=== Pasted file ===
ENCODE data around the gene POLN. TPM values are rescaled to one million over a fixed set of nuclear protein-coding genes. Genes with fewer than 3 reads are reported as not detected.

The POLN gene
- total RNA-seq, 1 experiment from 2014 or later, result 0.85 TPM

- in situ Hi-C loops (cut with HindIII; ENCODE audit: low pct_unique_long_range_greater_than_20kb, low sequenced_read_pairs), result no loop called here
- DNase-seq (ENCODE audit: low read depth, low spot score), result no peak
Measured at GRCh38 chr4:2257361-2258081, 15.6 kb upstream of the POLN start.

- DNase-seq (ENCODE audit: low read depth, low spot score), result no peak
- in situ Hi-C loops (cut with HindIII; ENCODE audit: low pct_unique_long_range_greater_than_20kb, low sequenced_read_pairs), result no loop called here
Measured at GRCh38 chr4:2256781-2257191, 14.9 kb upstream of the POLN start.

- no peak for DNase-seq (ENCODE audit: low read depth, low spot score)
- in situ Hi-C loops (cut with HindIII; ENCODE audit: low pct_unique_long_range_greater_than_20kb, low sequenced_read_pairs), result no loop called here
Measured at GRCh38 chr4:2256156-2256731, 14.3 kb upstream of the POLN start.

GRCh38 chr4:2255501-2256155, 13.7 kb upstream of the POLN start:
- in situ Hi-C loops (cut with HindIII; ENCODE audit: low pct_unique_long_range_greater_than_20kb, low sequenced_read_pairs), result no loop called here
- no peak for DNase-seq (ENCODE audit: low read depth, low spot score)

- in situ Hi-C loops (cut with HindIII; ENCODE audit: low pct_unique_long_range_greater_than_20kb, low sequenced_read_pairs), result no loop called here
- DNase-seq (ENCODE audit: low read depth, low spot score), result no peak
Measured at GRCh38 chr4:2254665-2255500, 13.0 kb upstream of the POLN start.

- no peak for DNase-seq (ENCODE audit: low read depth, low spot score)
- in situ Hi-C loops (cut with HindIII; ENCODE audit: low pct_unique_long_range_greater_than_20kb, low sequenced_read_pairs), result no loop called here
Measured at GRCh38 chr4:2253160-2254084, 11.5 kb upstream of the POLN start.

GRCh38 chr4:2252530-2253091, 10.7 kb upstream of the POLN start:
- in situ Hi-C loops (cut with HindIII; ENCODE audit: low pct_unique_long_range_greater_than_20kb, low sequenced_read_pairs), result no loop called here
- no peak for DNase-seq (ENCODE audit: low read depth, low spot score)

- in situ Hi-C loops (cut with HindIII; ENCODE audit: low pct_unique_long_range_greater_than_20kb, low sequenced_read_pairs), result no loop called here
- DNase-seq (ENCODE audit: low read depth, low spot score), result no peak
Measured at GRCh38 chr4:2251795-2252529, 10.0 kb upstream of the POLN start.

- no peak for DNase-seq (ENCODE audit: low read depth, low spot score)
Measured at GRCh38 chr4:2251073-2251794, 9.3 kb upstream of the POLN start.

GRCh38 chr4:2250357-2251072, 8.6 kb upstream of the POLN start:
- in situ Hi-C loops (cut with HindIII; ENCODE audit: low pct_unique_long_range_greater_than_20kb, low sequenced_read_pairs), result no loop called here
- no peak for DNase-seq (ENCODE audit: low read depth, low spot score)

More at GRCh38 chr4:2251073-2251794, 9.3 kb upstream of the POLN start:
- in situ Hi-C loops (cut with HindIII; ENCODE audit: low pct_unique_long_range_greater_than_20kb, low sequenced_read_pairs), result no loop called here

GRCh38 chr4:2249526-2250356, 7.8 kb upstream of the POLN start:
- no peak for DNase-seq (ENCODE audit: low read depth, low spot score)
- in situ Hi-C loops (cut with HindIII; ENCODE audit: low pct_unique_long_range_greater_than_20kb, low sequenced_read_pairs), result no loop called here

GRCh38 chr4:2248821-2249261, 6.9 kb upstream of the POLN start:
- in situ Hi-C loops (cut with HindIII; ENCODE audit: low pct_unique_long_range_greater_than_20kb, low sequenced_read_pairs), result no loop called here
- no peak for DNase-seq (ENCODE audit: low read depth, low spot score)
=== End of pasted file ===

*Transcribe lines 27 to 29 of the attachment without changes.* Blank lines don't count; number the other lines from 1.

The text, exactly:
Measured at GRCh38 chr4:2251795-2252529, 10.0 kb upstream of the POLN start.

- no peak for DNase-seq (ENCODE audit: low read depth, low spot score)
Measured at GRCh38 chr4:2251073-2251794, 9.3 kb upstream of the POLN start.